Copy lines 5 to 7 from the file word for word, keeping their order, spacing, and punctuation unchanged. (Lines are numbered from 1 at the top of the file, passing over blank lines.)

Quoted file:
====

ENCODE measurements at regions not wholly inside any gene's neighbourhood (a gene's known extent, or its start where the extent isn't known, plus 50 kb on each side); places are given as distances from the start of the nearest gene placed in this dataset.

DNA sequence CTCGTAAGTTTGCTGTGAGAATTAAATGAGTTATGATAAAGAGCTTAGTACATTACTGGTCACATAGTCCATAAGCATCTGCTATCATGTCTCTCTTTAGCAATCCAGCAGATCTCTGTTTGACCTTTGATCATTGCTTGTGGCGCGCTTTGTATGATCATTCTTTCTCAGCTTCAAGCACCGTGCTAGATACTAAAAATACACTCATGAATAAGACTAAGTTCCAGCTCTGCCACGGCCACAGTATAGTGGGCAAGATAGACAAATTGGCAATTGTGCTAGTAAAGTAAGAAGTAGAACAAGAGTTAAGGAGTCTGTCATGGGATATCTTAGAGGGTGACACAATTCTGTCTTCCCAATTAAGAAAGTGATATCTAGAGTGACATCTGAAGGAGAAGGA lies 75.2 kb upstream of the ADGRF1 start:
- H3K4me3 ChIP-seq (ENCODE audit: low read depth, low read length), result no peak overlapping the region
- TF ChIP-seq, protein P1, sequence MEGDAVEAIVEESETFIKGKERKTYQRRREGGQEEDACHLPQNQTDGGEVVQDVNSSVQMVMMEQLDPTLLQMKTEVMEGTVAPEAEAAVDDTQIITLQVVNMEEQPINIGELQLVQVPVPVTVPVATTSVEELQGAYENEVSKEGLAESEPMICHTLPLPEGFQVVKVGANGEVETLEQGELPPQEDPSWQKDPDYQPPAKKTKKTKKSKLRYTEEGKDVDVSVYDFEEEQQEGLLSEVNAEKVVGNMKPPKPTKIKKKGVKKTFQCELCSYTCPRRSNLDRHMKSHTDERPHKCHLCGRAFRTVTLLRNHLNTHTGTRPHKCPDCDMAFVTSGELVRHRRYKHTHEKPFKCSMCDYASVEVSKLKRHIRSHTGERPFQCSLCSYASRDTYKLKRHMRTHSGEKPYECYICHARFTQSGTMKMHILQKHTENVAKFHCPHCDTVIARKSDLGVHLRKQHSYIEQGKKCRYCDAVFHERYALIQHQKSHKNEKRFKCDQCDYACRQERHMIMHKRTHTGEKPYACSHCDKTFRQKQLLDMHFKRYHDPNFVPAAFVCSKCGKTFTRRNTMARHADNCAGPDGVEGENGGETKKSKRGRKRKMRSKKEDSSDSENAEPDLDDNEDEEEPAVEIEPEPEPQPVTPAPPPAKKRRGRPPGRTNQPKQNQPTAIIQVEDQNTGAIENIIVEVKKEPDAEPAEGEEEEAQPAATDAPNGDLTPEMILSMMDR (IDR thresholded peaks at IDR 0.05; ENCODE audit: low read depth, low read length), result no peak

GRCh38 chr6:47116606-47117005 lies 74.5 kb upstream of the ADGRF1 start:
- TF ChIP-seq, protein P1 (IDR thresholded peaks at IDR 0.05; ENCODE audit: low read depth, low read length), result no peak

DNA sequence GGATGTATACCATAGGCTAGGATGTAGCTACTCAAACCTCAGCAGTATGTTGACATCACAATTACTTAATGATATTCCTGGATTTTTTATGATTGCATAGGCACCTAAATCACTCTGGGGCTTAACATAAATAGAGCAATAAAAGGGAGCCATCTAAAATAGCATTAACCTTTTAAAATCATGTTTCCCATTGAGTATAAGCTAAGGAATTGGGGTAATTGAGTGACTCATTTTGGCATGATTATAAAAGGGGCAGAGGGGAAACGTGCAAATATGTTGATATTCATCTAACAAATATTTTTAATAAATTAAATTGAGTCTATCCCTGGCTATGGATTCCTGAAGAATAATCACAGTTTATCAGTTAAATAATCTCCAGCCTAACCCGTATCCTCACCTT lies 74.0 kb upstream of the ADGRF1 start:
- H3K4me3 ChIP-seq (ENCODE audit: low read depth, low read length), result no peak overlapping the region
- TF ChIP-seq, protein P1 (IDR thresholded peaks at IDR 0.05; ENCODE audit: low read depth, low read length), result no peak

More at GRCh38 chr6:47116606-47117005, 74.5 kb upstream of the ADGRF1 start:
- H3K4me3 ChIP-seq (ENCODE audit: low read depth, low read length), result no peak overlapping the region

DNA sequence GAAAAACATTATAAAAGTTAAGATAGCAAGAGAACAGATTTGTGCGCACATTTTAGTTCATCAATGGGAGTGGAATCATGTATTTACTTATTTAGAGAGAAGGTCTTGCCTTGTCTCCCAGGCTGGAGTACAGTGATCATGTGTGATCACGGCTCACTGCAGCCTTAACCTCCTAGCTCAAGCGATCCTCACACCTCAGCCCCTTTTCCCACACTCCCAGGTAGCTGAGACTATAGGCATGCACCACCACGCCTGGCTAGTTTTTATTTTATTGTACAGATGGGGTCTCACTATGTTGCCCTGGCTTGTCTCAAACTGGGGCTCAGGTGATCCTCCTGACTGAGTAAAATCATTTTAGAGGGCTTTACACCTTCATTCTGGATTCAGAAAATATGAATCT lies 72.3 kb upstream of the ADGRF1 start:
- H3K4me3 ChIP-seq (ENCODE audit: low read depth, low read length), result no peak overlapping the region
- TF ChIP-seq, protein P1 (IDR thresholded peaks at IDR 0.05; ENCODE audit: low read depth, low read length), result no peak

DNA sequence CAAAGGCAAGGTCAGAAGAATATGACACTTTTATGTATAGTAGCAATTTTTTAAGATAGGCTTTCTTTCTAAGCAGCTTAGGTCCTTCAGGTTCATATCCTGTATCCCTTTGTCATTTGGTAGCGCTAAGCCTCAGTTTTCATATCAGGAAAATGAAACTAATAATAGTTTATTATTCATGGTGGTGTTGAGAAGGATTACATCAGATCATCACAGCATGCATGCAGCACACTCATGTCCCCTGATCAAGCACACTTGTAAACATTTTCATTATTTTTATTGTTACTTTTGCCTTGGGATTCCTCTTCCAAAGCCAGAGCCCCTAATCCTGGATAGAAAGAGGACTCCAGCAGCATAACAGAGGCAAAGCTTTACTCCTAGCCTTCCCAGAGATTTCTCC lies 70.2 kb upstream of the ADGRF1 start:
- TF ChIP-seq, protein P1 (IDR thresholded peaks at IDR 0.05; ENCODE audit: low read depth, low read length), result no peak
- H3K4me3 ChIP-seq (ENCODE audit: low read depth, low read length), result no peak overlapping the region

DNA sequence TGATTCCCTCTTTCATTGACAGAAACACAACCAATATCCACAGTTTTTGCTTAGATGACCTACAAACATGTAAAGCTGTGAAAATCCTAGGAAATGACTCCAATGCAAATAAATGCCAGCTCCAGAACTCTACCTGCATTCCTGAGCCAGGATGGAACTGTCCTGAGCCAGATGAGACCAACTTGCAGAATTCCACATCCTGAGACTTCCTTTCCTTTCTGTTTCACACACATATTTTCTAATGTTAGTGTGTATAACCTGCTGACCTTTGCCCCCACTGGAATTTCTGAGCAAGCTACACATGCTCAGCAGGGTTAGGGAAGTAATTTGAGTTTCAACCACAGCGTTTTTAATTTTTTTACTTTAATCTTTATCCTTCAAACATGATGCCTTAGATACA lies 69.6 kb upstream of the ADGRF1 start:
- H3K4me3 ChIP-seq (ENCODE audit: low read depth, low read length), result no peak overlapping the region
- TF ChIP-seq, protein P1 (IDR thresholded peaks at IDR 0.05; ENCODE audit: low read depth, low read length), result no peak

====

GRCh38 chr6:47116606-47117005 lies 74.5 kb upstream of the ADGRF1 start:
- TF ChIP-seq, protein P1 (IDR thresholded peaks at IDR 0.05; ENCODE audit: low read depth, low read length), result no peak

DNA sequence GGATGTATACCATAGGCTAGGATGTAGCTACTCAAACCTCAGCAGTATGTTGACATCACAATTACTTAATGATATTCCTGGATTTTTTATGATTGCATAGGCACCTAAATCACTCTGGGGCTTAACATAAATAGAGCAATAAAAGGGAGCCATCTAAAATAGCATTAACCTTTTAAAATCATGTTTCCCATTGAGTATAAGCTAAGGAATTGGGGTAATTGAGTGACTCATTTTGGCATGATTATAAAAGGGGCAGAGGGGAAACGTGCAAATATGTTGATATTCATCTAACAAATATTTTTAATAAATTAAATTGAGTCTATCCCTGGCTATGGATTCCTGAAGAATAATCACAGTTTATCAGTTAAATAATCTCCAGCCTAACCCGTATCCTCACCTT lies 74.0 kb upstream of the ADGRF1 start: